Sweet, salty and tangy, General Tso’s chicken is imbued with complex flavors and interesting textures. And the thing that intrigues many cooks? How the crisp coating of the chicken stays that way even after soaking in the sauce. The trick? Starch, twice added at different stages of the cooking.
Surprisingly, despite being a popular take-out dish in Chinese restaurants in America, General Tso’s chicken does not appear to be a Chinese dish at all.
General Tso, however, was a real person.
General Tso Tsungtang, or as his name is spelled in modern Pinyin, Zuo Zongtang, was born on Nov. 10, 1812, and died on Sept. 5, 1885. He was a frighteningly gifted military leader during the waning of the Qing dynasty, a figure perhaps the Chinese equivalent of the American Civil War commander William Tecumseh Sherman. He served with brilliant distinction during China’s greatest civil war, the 14-year-long Taiping Rebellion, which claimed millions of lives.
Tso was utterly ruthless. He smashed the Taiping rebels in four provinces, put down an unrelated revolt called the Nian Rebellion, then marched west and reconquered Chinese Turkestan from Muslim rebels… [From Washington Post article reproduced in Wired New York]
Yet, it appears that he did not invent this chicken dish nor was it named after him. It would seem that General Cho’s chicken is a pretty recent concoction (none too original at that) by a Hunan chef and it first appeared in New York City in the 1970s. At least, that’s one of the theories. A cookbook author, “Eileen Yin-Fei Lo states in her book The Chinese Kitchen that the dish originates from a simple Hunan chicken dish, and that the reference to Zongtang in Zuo Zongtang chicken was not a reference to Zuo Zongtang’s given name, but rather a reference to the homonym zongtang, meaning ‘ancestral meeting hall’.”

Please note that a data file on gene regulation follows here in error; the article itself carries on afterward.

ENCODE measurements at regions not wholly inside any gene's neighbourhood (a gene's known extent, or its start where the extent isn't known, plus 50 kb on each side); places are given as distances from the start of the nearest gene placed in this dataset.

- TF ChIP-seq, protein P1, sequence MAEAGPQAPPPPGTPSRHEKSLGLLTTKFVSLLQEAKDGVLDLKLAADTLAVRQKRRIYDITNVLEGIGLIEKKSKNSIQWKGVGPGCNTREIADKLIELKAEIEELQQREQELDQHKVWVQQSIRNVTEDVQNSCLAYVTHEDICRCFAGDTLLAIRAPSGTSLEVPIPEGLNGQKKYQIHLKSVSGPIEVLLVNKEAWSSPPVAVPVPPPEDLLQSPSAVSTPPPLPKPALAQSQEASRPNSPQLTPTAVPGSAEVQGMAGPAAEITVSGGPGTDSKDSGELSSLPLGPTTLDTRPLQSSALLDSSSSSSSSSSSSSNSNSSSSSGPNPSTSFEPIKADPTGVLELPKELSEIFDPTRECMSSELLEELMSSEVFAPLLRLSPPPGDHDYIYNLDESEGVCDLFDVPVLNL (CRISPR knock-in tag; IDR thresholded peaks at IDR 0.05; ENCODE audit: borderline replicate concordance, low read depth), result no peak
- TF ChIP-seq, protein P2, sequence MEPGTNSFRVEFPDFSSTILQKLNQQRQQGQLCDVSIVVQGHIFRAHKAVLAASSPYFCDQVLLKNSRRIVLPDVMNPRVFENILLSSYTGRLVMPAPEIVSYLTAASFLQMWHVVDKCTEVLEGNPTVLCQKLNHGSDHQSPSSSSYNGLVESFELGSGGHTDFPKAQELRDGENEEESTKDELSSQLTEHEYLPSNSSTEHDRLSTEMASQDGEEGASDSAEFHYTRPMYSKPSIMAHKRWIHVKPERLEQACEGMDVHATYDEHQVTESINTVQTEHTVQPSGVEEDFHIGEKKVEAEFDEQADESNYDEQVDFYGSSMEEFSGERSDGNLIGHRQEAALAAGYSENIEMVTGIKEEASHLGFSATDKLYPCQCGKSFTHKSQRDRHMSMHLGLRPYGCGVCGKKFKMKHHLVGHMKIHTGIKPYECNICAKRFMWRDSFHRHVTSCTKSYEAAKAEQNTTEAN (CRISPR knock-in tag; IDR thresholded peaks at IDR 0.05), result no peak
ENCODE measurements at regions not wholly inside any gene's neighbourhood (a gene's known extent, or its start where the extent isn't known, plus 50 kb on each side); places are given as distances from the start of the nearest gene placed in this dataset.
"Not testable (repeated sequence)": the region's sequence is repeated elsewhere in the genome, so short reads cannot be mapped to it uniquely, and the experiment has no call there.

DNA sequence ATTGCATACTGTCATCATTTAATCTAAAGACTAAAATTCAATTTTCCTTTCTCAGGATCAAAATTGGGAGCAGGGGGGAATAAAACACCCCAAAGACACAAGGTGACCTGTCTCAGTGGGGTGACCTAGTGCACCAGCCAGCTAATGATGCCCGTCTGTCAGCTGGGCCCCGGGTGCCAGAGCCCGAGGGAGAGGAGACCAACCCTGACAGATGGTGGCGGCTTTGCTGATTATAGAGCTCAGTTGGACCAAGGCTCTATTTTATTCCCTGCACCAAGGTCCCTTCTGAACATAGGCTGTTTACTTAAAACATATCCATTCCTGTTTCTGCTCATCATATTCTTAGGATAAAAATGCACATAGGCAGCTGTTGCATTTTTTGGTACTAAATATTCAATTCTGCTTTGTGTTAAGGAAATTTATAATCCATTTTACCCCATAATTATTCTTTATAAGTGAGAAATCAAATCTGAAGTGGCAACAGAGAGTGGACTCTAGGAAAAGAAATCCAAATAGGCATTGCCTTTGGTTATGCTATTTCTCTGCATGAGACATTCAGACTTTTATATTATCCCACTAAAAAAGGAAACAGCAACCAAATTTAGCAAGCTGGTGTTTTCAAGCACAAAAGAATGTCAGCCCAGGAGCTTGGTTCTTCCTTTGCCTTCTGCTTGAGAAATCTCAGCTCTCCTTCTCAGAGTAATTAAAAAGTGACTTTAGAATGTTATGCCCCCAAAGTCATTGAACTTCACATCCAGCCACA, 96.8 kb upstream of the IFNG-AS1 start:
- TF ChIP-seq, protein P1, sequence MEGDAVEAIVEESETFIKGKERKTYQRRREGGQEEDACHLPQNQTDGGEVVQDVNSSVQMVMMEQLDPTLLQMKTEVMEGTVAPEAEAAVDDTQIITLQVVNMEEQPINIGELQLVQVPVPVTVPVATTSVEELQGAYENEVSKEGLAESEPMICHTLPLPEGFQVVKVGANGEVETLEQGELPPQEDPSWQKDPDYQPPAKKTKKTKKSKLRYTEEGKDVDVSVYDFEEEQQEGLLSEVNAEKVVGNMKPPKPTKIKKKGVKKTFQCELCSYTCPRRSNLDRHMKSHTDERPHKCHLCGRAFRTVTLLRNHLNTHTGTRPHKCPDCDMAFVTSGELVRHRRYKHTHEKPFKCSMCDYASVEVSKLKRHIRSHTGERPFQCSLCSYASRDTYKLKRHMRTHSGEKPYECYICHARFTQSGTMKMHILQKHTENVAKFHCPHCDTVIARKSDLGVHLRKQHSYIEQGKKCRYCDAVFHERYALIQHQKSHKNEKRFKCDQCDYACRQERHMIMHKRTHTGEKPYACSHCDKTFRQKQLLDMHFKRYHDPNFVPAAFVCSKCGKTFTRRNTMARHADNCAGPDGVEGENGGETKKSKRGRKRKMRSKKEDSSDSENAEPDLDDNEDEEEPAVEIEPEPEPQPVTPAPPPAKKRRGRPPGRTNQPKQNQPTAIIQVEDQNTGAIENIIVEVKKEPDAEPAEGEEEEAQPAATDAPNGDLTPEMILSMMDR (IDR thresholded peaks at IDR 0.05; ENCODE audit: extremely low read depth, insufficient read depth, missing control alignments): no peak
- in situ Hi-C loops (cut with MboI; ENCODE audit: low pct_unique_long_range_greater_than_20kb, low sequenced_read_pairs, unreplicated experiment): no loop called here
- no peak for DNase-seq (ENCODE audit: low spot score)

Interesting but who the heck cares, really? Suffice to say that the dish is delicious and easy to make.
General Tso's Chicken
- 10 skinless chicken thigh fillets
- 3 tablespoons soy sauce
- 3 tablespoons hoisin sauce
- 1 and 1/2 tablespoons Chinese rice wine
- 1 and 1/2 tablespoons rice vinegar
- 1 tablespoon sugar
To complete the dish:
Cut the chicken into bite-size pieces.
Add the chicken to the prepared marinade. Mix well. Cover the bowl and keep in the fridge for a few hours.
Heat the cooking oil in a wok or frying pan. When you see fine wisps of smoke appear along the edges of the wok, the oil is ready. Don’t wait until the oil is smoking profusely — it will be too hot by then.
Dredge each chicken piece in corn starch and drop in the hot oil.
Fry the chicken in batches, six or so pieces at a time, so as not to overcrowd the pan which will result in a drastic temperature drop. You don’t want that to happen because the chicken will cook in steam instead of frying.
Drain the cooked chicken on kitchen paper.
Pour off the oil until only about 2 tablespoonfuls remain (or use a clean wok). Add the ginger, garlic, cashew nuts and chilies, and cook over high heat, stirring, until very fragrant.
Pour in the sauce and bring to the boil.
Add the chicken pieces. Toss to coat each piece with sauce. Turn off the heat.
Transfer to a platter and garnish with scallions or cilantro, or both. Serve at once.